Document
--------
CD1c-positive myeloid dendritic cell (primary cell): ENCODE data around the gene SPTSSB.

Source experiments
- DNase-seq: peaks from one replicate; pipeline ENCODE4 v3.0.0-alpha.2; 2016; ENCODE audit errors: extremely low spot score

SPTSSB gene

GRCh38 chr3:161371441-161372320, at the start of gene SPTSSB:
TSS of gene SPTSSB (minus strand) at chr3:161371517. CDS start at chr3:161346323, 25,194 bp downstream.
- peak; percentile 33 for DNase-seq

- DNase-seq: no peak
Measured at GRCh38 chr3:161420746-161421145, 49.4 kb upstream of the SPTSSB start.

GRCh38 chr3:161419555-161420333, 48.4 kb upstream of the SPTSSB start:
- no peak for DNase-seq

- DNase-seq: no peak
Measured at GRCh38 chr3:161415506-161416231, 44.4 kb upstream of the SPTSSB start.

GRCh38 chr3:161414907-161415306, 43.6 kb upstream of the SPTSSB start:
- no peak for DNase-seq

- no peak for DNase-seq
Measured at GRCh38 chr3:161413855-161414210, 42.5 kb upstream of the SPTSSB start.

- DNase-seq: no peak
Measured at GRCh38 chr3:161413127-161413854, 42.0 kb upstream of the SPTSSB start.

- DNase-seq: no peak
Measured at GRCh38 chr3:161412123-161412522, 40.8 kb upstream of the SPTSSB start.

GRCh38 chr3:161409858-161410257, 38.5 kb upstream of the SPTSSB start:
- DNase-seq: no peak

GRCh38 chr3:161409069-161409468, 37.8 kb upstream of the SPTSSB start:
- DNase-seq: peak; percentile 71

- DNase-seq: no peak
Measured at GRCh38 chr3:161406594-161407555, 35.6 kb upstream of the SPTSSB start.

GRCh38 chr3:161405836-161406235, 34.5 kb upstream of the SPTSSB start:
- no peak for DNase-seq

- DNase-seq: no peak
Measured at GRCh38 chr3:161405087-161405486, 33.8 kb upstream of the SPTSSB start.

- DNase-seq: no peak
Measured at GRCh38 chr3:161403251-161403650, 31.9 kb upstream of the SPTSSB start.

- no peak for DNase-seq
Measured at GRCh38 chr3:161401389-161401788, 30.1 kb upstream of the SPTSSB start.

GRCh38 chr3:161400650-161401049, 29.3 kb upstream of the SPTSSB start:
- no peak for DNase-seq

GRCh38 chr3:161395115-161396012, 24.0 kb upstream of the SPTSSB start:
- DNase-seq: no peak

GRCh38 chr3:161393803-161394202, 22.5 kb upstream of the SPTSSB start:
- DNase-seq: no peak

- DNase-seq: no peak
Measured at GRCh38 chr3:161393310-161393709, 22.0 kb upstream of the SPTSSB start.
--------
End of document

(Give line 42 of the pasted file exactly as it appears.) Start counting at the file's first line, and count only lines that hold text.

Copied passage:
- DNase-seq: no peak